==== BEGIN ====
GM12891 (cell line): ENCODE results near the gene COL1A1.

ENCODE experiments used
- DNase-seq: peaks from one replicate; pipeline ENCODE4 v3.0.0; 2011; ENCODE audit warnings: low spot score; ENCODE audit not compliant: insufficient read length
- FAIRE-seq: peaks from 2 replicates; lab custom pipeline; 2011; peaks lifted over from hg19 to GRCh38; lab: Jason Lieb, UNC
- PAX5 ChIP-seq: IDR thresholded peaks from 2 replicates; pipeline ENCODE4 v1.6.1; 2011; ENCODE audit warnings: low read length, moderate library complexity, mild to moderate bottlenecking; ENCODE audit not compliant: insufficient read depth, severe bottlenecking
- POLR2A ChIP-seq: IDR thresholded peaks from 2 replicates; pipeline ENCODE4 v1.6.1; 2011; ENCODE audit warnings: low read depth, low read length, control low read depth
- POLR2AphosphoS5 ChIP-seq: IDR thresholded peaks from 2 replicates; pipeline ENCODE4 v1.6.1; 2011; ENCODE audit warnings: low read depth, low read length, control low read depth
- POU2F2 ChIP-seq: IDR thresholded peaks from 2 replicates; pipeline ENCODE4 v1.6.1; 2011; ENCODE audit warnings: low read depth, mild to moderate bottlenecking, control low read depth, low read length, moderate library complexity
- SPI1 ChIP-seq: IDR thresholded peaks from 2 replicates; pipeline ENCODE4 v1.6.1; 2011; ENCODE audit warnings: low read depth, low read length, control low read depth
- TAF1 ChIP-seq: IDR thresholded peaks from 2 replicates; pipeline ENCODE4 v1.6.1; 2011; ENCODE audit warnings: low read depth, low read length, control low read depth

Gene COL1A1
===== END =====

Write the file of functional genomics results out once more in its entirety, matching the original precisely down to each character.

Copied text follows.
GM12891 (cell line): ENCODE results near the gene COL1A1.

ENCODE experiments used
- DNase-seq: peaks from one replicate; pipeline ENCODE4 v3.0.0; 2011; ENCODE audit warnings: low spot score; ENCODE audit not compliant: insufficient read length
- FAIRE-seq: peaks from 2 replicates; lab custom pipeline; 2011; peaks lifted over from hg19 to GRCh38; lab: Jason Lieb, UNC
- PAX5 ChIP-seq: IDR thresholded peaks from 2 replicates; pipeline ENCODE4 v1.6.1; 2011; ENCODE audit warnings: low read length, moderate library complexity, mild to moderate bottlenecking; ENCODE audit not compliant: insufficient read depth, severe bottlenecking
- POLR2A ChIP-seq: IDR thresholded peaks from 2 replicates; pipeline ENCODE4 v1.6.1; 2011; ENCODE audit warnings: low read depth, low read length, control low read depth
- POLR2AphosphoS5 ChIP-seq: IDR thresholded peaks from 2 replicates; pipeline ENCODE4 v1.6.1; 2011; ENCODE audit warnings: low read depth, low read length, control low read depth
- POU2F2 ChIP-seq: IDR thresholded peaks from 2 replicates; pipeline ENCODE4 v1.6.1; 2011; ENCODE audit warnings: low read depth, mild to moderate bottlenecking, control low read depth, low read length, moderate library complexity
- SPI1 ChIP-seq: IDR thresholded peaks from 2 replicates; pipeline ENCODE4 v1.6.1; 2011; ENCODE audit warnings: low read depth, low read length, control low read depth
- TAF1 ChIP-seq: IDR thresholded peaks from 2 replicates; pipeline ENCODE4 v1.6.1; 2011; ENCODE audit warnings: low read depth, low read length, control low read depth

Gene COL1A1